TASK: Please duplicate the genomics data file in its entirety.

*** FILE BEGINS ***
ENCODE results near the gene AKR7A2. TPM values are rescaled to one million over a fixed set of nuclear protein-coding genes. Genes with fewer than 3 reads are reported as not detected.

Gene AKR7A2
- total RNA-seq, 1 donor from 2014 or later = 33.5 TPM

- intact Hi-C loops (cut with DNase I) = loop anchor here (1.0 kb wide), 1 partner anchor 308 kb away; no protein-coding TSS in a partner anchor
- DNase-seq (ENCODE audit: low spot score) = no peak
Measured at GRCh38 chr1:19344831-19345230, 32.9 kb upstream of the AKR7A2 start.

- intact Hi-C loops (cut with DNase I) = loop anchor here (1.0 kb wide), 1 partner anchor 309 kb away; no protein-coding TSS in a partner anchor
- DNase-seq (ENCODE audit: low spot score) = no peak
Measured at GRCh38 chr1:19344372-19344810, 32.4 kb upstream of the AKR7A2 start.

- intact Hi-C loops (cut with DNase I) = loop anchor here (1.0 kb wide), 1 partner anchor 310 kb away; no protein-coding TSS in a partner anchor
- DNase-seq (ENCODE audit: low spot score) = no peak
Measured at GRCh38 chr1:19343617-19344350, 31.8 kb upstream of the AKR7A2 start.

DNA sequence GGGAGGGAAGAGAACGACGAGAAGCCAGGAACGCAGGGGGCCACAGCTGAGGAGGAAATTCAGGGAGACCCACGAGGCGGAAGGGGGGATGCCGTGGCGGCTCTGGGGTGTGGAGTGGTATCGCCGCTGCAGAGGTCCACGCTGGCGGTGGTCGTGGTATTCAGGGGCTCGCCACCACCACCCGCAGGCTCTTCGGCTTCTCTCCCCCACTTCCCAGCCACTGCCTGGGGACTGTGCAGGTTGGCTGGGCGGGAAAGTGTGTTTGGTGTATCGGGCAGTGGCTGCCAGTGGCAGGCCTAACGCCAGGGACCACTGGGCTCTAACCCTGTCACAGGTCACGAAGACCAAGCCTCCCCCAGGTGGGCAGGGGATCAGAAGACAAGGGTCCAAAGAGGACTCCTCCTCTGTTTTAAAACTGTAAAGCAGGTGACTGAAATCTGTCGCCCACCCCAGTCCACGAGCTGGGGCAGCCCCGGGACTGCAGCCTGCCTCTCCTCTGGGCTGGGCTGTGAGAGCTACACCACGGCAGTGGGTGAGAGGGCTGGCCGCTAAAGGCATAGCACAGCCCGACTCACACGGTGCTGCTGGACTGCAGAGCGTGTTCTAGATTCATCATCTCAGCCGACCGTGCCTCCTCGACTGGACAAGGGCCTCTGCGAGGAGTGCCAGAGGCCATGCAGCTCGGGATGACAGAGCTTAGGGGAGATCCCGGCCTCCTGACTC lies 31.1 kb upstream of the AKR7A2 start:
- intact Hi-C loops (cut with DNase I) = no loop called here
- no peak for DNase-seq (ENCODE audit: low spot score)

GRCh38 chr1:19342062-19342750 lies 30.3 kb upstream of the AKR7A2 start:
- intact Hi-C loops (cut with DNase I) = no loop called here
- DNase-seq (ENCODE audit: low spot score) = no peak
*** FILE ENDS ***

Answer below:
ENCODE results near the gene AKR7A2. TPM values are rescaled to one million over a fixed set of nuclear protein-coding genes. Genes with fewer than 3 reads are reported as not detected.

Gene AKR7A2
- total RNA-seq, 1 donor from 2014 or later = 33.5 TPM

- intact Hi-C loops (cut with DNase I) = loop anchor here (1.0 kb wide), 1 partner anchor 308 kb away; no protein-coding TSS in a partner anchor
- DNase-seq (ENCODE audit: low spot score) = no peak
Measured at GRCh38 chr1:19344831-19345230, 32.9 kb upstream of the AKR7A2 start.

- intact Hi-C loops (cut with DNase I) = loop anchor here (1.0 kb wide), 1 partner anchor 309 kb away; no protein-coding TSS in a partner anchor
- DNase-seq (ENCODE audit: low spot score) = no peak
Measured at GRCh38 chr1:19344372-19344810, 32.4 kb upstream of the AKR7A2 start.

- intact Hi-C loops (cut with DNase I) = loop anchor here (1.0 kb wide), 1 partner anchor 310 kb away; no protein-coding TSS in a partner anchor
- DNase-seq (ENCODE audit: low spot score) = no peak
Measured at GRCh38 chr1:19343617-19344350, 31.8 kb upstream of the AKR7A2 start.

DNA sequence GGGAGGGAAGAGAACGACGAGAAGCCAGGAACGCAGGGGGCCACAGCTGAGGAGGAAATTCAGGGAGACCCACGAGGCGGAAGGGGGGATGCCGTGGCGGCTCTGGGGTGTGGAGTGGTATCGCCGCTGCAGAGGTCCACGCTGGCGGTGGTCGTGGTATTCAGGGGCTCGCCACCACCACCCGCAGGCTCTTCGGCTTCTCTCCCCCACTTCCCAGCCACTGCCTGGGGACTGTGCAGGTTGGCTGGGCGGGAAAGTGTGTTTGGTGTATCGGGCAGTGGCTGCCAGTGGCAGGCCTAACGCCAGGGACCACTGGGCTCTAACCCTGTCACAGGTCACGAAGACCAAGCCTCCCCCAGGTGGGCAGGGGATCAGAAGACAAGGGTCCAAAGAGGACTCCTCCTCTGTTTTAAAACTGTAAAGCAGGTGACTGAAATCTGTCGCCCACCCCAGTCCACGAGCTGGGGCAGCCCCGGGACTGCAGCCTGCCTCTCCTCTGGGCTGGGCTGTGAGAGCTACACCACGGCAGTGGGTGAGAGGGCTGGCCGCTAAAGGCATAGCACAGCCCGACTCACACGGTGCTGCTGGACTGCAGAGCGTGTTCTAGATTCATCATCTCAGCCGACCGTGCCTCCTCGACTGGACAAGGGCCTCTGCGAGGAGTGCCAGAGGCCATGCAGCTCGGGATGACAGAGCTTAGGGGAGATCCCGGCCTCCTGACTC lies 31.1 kb upstream of the AKR7A2 start:
- intact Hi-C loops (cut with DNase I) = no loop called here
- no peak for DNase-seq (ENCODE audit: low spot score)

GRCh38 chr1:19342062-19342750 lies 30.3 kb upstream of the AKR7A2 start:
- intact Hi-C loops (cut with DNase I) = no loop called here
- DNase-seq (ENCODE audit: low spot score) = no peak